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My Spring Shirt

March 6, 2016
by the gentle author

I pulled this shirt out of my cupboard this week in advance of the arrival of  spring. If you look closely, you will see the collar is wearing through but this does not diminish my affection for this favoured garment that I have worn for years now, bringing it out just for these few months at the end of winter. Although most of the clothes I own are of undecorated design, there is a gentle lyrical quality about this pattern that appeals to me.

When I wear this shirt with a dark jacket, the colours really sing and I feel am doing my bit in participating in the seasonal change. This contrast of formal clothing with a sprigged shirt can express dignified restraint while at the same time revealing an attachment to flowers, plants, gardens and nature – a contrast that I recognise in my own personality.

I love the conceit of  having violets on my shirt when those in my garden are in flower and I enjoy the subtle tones of all the flowers portrayed, remaining as recognisable species while artfully stylised to make a pattern. The evocation of the natural world in this simple design touches a chord for me and, as with so many things that trigger an emotional response, I discovered that my passion for these floral patterns from Liberty goes back a long way.

When I came across the familiar photograph of my mother Valerie as a child, which you can see below, I did a double-take when I recognised the pattern on the dress. It was a Liberty print, very similar to my spring shirt which I hold in such affection. In that moment, I recalled that my grandmother Katherine bought fabric at Liberty in London and had it made up into dresses for my mother in the  nineteen-thirties. This was a gesture which made such an unforgettable impression on my mother that for her whole life she carried her delight in these cotton dresses, which were so magical to her as a little girl in Somerset. Floral prints fed her innocent imagination, nurtured by ‘Songs of the Flower Fairies’ and performing as one of Titania’s attendants in a school play.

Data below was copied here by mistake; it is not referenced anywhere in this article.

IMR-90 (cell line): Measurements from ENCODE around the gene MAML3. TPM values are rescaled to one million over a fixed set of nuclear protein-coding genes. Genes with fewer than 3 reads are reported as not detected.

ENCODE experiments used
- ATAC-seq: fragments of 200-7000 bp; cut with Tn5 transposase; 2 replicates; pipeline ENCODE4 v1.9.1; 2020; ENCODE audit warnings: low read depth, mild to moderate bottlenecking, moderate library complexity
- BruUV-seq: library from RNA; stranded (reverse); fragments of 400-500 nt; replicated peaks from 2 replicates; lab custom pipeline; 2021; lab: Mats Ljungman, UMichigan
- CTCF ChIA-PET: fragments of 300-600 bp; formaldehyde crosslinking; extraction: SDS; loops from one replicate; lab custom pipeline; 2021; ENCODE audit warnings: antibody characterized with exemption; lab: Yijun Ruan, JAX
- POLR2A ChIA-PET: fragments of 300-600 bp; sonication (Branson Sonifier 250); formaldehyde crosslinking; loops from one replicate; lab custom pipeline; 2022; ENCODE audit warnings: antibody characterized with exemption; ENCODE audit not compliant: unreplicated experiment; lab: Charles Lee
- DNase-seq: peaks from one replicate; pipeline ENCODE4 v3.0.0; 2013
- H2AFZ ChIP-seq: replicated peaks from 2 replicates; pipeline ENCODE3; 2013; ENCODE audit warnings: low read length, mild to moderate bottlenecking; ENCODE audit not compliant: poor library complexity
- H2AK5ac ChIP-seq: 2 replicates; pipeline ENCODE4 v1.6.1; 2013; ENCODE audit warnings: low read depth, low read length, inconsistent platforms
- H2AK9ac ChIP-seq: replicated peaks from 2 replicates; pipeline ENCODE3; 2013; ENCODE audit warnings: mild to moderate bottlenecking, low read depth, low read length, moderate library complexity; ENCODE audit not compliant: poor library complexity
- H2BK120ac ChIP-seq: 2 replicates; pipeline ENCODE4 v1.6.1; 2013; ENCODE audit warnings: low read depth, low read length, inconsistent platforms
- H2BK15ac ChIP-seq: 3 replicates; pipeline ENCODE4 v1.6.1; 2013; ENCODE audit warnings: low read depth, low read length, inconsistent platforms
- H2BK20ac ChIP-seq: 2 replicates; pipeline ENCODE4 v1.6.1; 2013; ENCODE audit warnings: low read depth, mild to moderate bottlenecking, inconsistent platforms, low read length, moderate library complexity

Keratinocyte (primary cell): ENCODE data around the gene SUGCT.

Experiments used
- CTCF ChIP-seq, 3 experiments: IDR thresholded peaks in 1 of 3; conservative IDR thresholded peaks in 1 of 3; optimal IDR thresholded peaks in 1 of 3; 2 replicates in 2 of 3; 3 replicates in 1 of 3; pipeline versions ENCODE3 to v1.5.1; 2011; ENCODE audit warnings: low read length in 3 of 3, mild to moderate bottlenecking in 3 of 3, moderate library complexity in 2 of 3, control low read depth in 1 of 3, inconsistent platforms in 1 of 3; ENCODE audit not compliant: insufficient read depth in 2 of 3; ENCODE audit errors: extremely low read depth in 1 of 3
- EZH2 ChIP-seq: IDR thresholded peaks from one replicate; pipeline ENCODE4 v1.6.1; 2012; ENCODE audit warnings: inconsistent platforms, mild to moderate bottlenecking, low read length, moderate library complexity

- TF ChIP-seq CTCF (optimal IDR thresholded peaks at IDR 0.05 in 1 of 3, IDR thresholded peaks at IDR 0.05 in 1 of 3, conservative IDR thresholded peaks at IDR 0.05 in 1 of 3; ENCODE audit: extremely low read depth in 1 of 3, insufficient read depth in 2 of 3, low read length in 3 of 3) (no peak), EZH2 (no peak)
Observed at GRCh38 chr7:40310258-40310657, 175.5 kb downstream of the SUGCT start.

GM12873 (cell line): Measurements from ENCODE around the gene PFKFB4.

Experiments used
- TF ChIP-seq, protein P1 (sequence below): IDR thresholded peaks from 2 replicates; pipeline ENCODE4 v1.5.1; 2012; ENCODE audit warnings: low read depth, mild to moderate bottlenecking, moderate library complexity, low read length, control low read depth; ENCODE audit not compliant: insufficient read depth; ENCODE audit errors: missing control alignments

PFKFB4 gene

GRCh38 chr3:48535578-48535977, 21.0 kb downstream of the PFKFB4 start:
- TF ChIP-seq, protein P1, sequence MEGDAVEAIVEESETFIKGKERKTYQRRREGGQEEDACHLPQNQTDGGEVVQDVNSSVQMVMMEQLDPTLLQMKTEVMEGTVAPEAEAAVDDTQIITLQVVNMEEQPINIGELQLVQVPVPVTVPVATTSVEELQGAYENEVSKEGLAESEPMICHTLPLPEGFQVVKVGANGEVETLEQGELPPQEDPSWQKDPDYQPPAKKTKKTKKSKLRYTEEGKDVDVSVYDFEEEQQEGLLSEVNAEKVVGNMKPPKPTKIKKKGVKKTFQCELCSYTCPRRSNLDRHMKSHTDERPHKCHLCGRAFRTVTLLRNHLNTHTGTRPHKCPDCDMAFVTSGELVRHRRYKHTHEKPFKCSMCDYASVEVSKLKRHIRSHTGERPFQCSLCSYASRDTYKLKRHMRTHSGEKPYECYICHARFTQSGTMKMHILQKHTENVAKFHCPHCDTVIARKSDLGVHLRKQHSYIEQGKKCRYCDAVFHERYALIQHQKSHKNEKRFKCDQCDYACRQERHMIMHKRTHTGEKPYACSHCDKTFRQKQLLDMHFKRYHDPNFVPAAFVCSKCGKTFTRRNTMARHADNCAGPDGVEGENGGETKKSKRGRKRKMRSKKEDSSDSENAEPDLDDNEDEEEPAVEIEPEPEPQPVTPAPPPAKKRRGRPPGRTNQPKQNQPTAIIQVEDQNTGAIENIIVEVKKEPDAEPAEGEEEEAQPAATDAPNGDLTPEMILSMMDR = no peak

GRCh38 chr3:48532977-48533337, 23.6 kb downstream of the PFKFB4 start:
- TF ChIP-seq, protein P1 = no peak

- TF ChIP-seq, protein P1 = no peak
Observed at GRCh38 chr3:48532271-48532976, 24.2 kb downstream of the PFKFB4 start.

A generation later, I grew up with the received emotion of this memory – a story my mother told me when I was a child. I thought I had forgotten, but I realised it was through an unconscious recollection of the photograph of my mother in the Liberty dress that I was attracted to this flowery shirt, without understanding the origin of my desire at the time.

The story was confirmed when my Uncle Richard moved out of the old house where he and my mother grew up and, in my grandmother’s dressing table, I found a small leather pocket diary from the thirties recording her London trip with the entry, “Stayed at Claridges. Ordered carpet and sideboard at Harvey Nichols and bought materials at Liberty.” My grandmother was the daughter of a diminished aristocratic family who married my grandfather Leslie, a bank manager, and adopted an autocratic manner to ameliorate her loss of status. Consequently, my mother, with admirable resourcefulness, ran away from home at nineteen to escape my bossy grandmother and married my father Peter, who was a professional footballer – an act of social rebellion that my grandmother never forgave.

Nevertheless, the taste I acquired for these old-fashioned designs reflects the fondness my mother carried for that special moment in her childhood which she never forgot, when my grandmother showed maternal kindness to her little daughter in the gift of flowery cotton dresses. An act which came to represent everything about my grandmother that my mother could embrace with unqualified affection, and she encouraged me to remember the best of people too, a prerogative I claim in this instance as the sole living representative of these characters.

Today, I wear my shirt as the sympathetic illustration of a narrative which extends over three generations, culminating in my own existence upon this earth, and as I button my spring shirt, before walking out to celebrate sunshine and a new beginning, I am reminded that I alone carry these emotional stories now, clothing me in the humble affections of my forebears.

The Gentle Author’s mother ‘Valerie’ in the nineteen-thirties

Liberty of London

You may like to read these other stories of The Gentle Author’s family

A Child’s Christmas in Devon

On Sunday Morning

1. A Discovery At Christmas

2. Christmas On The Moor

3. The Life Of Peter Stanley Brown

27 Responses leave one →
  1. Jenn permalink
    March 6, 2016

    It is such a similar pattern! The blue ones look like cornflowers in a way. I wonder what colour the flowers in your mom’s dress is?!

  2. Robert Green permalink
    March 6, 2016

    What a lovely and very touching story, having now seen a photo of your mother GA I can confirm that no one who knows you could possibly be in any doubt as to where you come from, even though the picture dipicts your mother at a tender age its clear to see from her face that your an absolute IMAGE of her.